-- ZENIT.org News Agency
Report on Family and Social Consequences
By Father John Flynn, LC
ROME, March 29, 2013 (Zenit.org) - One of the major social changes in recent times is the postponement of marriage. A recent report examined the implications of this development.
"Knot Yet: The Benefits and Costs of Delayed Marriage in America" was published by the National Campaign to Prevent Teen and Unplanned Pregnancy, the National Marriage Project at the University of Virginia, and the RELATE Institute.
In the United States the average age at marriage is 26.5 years for women, and 28.7 for men. Yet while the average age at which women give birth to their first child has risen it has lagged behind the extent of delaying marriage.
The median age of first birth is 25.7, below that of a first marriage. As a result, by 25 years of age 44% of women have given birth, but only 38% have married. Consequently, 48% of all first births are now outside of marriage.
"Thus, the nation is at a tipping point, on the verge of moving into a new demographic reality where the majority of first births in the United States precede marriage," the report stated.
Back in 1970 over 60% of women aged 20 to 24 and 90% of those aged 25 to 29 had married. By 2010, those numbers had plummeted to 20% and about 50%.
Men followed a similar pattern. In 1970, almost half of men aged 20 to 24 were married, and 80% of those 25 to 29 had also married. By 2010, those numbers had plunged to slightly more than 10% and less than 40% respectively.
Middle American women, those who have completed high school and have a year or two of college, are driving this trend. They account for more than half of young women in the United States and collectively they are having their first child two years before marriage. No less than 58% of their first births take place before marriage.
Cornerstone to capstone
"Marriage has shifted from being the cornerstone to the capstone of adult life," the report explained. As such, it is not a foundation upon which young adults base their lives, but something which happens only after they have achieved independence and financial security.
The problem is, the report pointed out, that for many Middle Americans this financial security is increasingly difficult to achieve.
"The biggest downside to delayed marriage in America is that many young adults are now putting the baby carriage before marriage," said report co-author and National Marriage Project director Bradford Wilcox, an associate professor of sociology at the University of Virginia.
"What they often don't realize is that children born outside of marriage are significantly more likely to be exposed to a revolving cast of caretakers and the social, emotional and financial fallout associated with family instability and single parenthood," he commented.
"Researchers now view family instability as one of the greatest risks to children's well-being," they noted.
Cohabitating couples who have a child before marriage often break up and go on to have other partners. The children involved in such situations "have to find their way through a muddle of relationships with stepparents, step-grandparents, stepsiblings, and half siblings, even while-as is so often the case-sacrificing a close bond with their own fathers."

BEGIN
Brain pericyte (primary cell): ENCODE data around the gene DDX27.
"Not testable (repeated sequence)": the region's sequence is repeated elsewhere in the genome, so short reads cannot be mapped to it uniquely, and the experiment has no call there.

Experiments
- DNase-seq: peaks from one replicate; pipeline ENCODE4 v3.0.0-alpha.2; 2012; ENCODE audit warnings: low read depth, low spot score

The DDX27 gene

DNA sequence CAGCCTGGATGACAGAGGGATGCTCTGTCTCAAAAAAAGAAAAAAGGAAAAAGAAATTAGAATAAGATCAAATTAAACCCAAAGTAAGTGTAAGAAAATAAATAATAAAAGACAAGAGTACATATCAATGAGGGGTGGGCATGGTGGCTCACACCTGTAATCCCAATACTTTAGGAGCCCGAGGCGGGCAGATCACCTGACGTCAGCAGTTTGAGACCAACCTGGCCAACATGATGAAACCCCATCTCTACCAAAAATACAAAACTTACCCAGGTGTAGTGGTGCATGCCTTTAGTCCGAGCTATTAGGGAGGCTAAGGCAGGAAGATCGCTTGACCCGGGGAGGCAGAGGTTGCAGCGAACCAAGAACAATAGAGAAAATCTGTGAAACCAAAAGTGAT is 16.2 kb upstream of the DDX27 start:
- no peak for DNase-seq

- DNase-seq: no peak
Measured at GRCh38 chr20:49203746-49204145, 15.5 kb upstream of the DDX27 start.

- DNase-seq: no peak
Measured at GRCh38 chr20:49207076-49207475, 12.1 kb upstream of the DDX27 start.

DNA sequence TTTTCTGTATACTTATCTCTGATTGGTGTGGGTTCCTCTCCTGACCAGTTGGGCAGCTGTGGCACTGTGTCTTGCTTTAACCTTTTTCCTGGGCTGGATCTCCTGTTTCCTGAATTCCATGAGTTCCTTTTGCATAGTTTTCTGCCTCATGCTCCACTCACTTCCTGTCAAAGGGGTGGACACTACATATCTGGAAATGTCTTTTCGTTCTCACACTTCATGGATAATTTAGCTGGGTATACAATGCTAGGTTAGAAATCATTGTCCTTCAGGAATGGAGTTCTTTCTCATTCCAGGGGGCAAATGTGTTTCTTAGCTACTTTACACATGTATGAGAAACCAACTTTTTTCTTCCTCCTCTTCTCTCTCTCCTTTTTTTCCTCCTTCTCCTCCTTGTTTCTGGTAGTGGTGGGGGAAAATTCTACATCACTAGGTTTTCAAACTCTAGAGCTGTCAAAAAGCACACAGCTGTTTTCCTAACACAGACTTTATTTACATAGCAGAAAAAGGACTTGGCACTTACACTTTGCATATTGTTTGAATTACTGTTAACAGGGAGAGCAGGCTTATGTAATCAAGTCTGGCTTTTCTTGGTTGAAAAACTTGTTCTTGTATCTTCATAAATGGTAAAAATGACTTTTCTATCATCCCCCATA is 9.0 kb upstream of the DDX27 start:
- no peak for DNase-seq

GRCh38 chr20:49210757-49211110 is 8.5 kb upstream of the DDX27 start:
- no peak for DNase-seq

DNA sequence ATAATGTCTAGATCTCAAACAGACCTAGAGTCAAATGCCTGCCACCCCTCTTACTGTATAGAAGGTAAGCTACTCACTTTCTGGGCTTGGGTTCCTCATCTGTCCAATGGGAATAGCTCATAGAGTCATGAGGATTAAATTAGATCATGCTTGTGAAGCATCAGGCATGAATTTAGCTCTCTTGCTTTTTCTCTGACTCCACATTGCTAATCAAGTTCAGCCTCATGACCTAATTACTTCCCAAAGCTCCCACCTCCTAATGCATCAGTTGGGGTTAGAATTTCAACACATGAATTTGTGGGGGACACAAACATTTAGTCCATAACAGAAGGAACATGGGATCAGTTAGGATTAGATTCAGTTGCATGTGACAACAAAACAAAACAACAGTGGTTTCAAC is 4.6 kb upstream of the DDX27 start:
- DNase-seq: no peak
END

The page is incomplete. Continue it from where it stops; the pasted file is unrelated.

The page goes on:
Child abuse, behavioral problems, drug use, and a whole list of negative outcomes are associated with children growing up without both their natural parents.
The parents also suffer, the report added. Compared to those who are married, single or cohabitating parents in their 20s are more likely to suffer from depression or addiction problems.
Not just personal
While some might think that the decision to marry is a purely personal one, the authors of the report observed that when these personal decisions are multiplied by many millions of people the consequences affect the whole of society.
There is no easy way to resolve the problems affecting marriage and family life, the report admitted in its conclusions. Whether it is policy makers, civil or religious leaders, educators and those in the media, they all need to work together to renew marriage and parenthood.
The economic foundations of family life need to be strengthened, the report urged, so that young adults have the financial means to sustain a marriage. As well, the federal government should encourage marriage through its tax policies.
Hollywood, the media, parents and peers also have an important role to play, the report continued. "Media images have largely steered clear of addressing the central role that parenthood continues to play in the lives of most 20-somethings," it noted.
"We believe," the report stated, "both for the sake of today's 20-somethings and their children, that we can and should bring marriage and childbearing back into sync."
The report comes at a time when arguments were presented this week before the Supreme Court regarding same-sex "marriage," which if introduced will only further debilitate that link between marriage and children.
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